Gustav evacuees still wary, and weary
Many who fled hurricane Gustav felt far more anxiety than during Katrina.
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But many residents also reported more alarm this time. "This evacuation was a lot more panicky because of Katrina," says Sonya Williams of Gulfport, Miss., who was staying with family in Oxford, Miss. "When I left before Katrina, I wasn't as anxious: I gave a little more thought to what I was bringing. Whereas this time, it was: 'Let's just go and get out as soon as we can.' "Skip to next paragraph
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Ms. Williams and her son, mother, father, uncle, and grandmother all stayed with her sister in Oxford. While it was a 10-hour drive through bumper-to-bumper traffic Sunday to get there, the family had one another for support. Williams says she joked with her sister about whether she'd had enough of "the refugees," and on Monday, they even had a small Labor Day cookout to ease the anxiety.
Her experience is that of someone who has resources that can help her cope. Before every hurricane season, she puts a little extra in savings. "A hotel room at $130 a night can add up fast," she says. And when a hurricane starts heading to the Gulf Coast, she also starts making hotel reservations east and west, so her family will have somewhere to go wherever it strikes. This time, she had seven extra hotel rooms reserved in Oxford that she was able to turn over to friends who needed a place to stay.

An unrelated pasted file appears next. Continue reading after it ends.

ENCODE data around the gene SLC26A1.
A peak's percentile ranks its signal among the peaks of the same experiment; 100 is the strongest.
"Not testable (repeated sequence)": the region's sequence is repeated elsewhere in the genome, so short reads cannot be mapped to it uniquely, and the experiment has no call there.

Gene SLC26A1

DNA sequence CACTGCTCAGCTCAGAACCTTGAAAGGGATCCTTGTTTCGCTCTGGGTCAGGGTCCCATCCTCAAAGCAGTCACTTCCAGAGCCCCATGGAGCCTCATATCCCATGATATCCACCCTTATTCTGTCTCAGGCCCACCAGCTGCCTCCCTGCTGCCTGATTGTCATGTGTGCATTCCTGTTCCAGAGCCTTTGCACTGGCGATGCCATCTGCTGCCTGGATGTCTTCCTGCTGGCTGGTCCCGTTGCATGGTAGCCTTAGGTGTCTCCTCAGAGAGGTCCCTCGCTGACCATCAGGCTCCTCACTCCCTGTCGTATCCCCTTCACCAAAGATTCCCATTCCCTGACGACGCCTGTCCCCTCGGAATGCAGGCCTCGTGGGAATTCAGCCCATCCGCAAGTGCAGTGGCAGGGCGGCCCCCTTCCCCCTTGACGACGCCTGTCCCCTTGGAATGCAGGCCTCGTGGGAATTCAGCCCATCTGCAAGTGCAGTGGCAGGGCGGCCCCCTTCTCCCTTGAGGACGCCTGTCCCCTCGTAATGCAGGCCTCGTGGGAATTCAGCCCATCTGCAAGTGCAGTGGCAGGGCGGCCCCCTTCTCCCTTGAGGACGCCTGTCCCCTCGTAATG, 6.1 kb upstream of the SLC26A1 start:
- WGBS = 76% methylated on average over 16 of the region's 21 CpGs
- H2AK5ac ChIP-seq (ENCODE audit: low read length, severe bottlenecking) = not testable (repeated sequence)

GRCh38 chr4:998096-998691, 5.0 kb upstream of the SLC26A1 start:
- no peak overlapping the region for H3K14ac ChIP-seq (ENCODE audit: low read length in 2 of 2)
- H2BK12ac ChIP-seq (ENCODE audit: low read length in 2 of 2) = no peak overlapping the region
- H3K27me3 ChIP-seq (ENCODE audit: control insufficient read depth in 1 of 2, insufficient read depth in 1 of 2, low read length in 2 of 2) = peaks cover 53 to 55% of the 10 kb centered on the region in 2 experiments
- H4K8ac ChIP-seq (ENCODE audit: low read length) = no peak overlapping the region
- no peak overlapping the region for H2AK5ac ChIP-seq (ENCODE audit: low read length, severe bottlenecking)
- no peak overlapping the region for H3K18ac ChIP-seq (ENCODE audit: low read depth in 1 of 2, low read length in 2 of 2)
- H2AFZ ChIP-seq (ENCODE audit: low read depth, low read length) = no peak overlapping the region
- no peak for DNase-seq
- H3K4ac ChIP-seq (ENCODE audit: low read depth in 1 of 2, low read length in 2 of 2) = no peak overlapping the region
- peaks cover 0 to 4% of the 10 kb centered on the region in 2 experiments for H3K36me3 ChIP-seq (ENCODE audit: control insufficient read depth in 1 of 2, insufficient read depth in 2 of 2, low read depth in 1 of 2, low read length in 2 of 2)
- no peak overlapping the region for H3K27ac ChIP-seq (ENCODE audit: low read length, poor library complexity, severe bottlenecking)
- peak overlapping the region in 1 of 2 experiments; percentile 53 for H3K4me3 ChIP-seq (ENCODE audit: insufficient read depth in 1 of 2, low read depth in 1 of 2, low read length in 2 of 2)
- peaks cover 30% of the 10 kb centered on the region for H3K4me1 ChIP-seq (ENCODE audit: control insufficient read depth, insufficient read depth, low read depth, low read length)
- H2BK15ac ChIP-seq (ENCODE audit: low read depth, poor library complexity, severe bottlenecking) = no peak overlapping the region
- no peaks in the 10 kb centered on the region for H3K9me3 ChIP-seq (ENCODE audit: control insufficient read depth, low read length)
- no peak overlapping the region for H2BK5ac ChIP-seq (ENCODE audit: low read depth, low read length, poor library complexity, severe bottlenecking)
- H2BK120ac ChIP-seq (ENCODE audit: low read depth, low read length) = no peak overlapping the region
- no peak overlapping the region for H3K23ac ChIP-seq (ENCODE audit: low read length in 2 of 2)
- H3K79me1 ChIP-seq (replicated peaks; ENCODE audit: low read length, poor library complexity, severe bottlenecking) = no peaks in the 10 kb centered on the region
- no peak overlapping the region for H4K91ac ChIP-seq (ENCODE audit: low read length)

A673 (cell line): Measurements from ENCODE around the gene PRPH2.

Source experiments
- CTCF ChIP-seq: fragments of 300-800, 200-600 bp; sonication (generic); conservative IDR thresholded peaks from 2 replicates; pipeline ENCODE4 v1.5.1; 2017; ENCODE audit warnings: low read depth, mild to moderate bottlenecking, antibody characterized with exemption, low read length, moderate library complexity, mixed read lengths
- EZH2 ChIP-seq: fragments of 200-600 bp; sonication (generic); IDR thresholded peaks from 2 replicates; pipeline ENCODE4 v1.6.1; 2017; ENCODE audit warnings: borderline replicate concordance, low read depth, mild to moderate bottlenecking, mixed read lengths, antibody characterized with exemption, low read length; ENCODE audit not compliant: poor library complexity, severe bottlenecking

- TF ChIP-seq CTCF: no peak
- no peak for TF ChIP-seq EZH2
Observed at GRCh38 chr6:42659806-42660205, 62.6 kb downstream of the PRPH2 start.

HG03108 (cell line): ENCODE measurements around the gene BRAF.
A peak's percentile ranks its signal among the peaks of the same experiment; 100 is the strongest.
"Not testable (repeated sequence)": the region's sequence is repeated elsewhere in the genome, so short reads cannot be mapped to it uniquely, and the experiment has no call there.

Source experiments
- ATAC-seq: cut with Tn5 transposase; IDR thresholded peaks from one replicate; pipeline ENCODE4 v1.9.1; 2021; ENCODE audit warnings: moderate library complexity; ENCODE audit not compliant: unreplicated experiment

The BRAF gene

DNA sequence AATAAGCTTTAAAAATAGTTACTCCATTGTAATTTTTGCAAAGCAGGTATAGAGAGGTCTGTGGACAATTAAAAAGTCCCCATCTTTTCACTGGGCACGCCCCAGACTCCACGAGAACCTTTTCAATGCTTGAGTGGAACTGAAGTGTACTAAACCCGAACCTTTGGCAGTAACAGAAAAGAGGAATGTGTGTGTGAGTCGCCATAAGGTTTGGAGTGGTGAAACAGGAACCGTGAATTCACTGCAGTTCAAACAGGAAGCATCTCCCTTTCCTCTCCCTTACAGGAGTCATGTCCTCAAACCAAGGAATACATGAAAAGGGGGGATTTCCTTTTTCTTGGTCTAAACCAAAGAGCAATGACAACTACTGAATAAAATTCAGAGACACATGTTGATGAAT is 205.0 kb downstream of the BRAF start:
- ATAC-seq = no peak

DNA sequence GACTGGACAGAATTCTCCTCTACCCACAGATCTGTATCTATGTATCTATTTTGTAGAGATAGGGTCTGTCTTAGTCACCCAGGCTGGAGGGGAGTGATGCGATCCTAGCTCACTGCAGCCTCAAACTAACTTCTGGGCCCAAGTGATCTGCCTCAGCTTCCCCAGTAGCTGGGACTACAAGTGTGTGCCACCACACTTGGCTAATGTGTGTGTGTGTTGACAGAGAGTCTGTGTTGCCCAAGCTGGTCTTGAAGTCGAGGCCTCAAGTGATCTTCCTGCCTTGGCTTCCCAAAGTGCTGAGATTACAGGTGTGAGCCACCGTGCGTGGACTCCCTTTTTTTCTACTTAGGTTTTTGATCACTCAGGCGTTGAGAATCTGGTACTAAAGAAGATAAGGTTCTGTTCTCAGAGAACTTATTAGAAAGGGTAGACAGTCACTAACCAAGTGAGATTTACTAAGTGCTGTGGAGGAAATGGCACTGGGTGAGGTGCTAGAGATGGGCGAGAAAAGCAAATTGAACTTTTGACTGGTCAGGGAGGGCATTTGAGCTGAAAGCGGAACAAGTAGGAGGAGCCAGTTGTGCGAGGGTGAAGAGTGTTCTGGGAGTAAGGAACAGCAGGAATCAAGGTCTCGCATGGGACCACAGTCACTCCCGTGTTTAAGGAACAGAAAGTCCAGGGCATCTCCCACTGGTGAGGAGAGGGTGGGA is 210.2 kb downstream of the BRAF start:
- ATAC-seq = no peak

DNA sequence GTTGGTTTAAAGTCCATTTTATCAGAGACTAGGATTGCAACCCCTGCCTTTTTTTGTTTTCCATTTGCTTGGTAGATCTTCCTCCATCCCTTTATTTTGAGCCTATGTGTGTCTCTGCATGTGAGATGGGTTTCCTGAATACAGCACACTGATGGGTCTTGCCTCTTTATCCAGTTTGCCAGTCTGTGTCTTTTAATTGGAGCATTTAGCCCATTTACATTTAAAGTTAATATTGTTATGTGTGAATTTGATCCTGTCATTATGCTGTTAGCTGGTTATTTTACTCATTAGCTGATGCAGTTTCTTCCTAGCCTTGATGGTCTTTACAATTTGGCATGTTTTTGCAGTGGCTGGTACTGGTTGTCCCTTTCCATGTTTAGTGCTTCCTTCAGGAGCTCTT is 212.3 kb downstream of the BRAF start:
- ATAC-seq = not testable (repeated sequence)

"There's this psychological theory called the 'conservation of resources,' which is used to explain how people adjust to major disasters," says Professor Wadsworth. "The idea is that if you have resources in one area, say financial, you're more likely to have resources in others, like good community support and adequate employment. But vulnerable people tend not to have many resources in any area, so that's a good explanation of why some people are less resilient than others."
Indeed, some people in staying in public shelters expressed higher levels of frustration with their situation as well as the government's response.
On Sunday morning, New Orleans resident Esther Tyson put her children on a bus that was headed to a shelter in faraway Birmingham, Ala. Ms. Tyson then crammed into a small car with her cousin and nieces for what became a grueling eight-hour ride to Hattiesburg, where they found shelter at Oak Grove High School. When they arrived, there weren't enough cots, and food wasn't immediately available. She was tired, irritable, and worried about her children in Birmingham.
She and her cousin, both single moms, had only $100 between them when they left, and that was running out. Now that she is facing at least a few more days in the shelter, Tyson is questioning the motives of the political leaders who demanded 100 percent evacuation.
"This is how they cover their behinds for the Katrina disaster. That's politics for you," she says. "If I'd had to do it again, I'd take my chances and stay. I don't think people understand how depressing and stressful this is."
For Williams and her family, the experience of rebuilding after Katrina – even with all its stumbling blocks – as well as the improved government response this time have reinforced their already-strong sense of faith.
"One thing we know for sure now, that even if we lose everything again, even if we feel like we won't have the energy to rebuild again, we know we can because we've already done it," Williams says. "Material things can always be replaced as long as we have our lives."